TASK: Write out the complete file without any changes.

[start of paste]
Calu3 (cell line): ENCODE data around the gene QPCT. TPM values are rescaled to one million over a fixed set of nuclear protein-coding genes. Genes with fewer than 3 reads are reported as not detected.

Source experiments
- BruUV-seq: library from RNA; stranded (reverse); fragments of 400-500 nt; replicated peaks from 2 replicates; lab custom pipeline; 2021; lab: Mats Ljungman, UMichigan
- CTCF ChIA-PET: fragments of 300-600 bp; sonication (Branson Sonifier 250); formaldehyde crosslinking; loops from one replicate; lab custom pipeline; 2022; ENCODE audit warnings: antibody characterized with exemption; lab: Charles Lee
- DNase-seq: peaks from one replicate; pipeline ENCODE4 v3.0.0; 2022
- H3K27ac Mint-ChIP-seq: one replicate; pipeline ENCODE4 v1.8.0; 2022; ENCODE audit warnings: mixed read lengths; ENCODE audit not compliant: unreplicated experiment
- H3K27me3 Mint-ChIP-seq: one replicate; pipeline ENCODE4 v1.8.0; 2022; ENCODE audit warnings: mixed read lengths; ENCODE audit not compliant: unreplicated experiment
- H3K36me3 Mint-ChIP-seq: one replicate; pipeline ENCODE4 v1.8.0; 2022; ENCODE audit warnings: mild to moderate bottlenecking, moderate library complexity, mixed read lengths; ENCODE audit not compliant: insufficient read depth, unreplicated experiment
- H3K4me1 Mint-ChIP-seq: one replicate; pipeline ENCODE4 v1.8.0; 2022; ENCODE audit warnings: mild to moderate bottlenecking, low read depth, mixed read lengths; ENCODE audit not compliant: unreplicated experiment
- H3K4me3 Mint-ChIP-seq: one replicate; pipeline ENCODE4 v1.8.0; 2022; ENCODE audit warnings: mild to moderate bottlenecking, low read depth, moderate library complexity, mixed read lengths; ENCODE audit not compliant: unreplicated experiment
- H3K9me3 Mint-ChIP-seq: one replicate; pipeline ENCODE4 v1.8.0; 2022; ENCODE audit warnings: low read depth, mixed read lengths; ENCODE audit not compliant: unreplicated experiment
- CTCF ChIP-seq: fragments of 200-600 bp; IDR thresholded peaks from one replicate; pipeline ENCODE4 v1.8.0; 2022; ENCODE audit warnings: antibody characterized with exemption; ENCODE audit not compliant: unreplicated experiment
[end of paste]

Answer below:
Calu3 (cell line): ENCODE data around the gene QPCT. TPM values are rescaled to one million over a fixed set of nuclear protein-coding genes. Genes with fewer than 3 reads are reported as not detected.

Source experiments
- BruUV-seq: library from RNA; stranded (reverse); fragments of 400-500 nt; replicated peaks from 2 replicates; lab custom pipeline; 2021; lab: Mats Ljungman, UMichigan
- CTCF ChIA-PET: fragments of 300-600 bp; sonication (Branson Sonifier 250); formaldehyde crosslinking; loops from one replicate; lab custom pipeline; 2022; ENCODE audit warnings: antibody characterized with exemption; lab: Charles Lee
- DNase-seq: peaks from one replicate; pipeline ENCODE4 v3.0.0; 2022
- H3K27ac Mint-ChIP-seq: one replicate; pipeline ENCODE4 v1.8.0; 2022; ENCODE audit warnings: mixed read lengths; ENCODE audit not compliant: unreplicated experiment
- H3K27me3 Mint-ChIP-seq: one replicate; pipeline ENCODE4 v1.8.0; 2022; ENCODE audit warnings: mixed read lengths; ENCODE audit not compliant: unreplicated experiment
- H3K36me3 Mint-ChIP-seq: one replicate; pipeline ENCODE4 v1.8.0; 2022; ENCODE audit warnings: mild to moderate bottlenecking, moderate library complexity, mixed read lengths; ENCODE audit not compliant: insufficient read depth, unreplicated experiment
- H3K4me1 Mint-ChIP-seq: one replicate; pipeline ENCODE4 v1.8.0; 2022; ENCODE audit warnings: mild to moderate bottlenecking, low read depth, mixed read lengths; ENCODE audit not compliant: unreplicated experiment
- H3K4me3 Mint-ChIP-seq: one replicate; pipeline ENCODE4 v1.8.0; 2022; ENCODE audit warnings: mild to moderate bottlenecking, low read depth, moderate library complexity, mixed read lengths; ENCODE audit not compliant: unreplicated experiment
- H3K9me3 Mint-ChIP-seq: one replicate; pipeline ENCODE4 v1.8.0; 2022; ENCODE audit warnings: low read depth, mixed read lengths; ENCODE audit not compliant: unreplicated experiment
- CTCF ChIP-seq: fragments of 200-600 bp; IDR thresholded peaks from one replicate; pipeline ENCODE4 v1.8.0; 2022; ENCODE audit warnings: antibody characterized with exemption; ENCODE audit not compliant: unreplicated experiment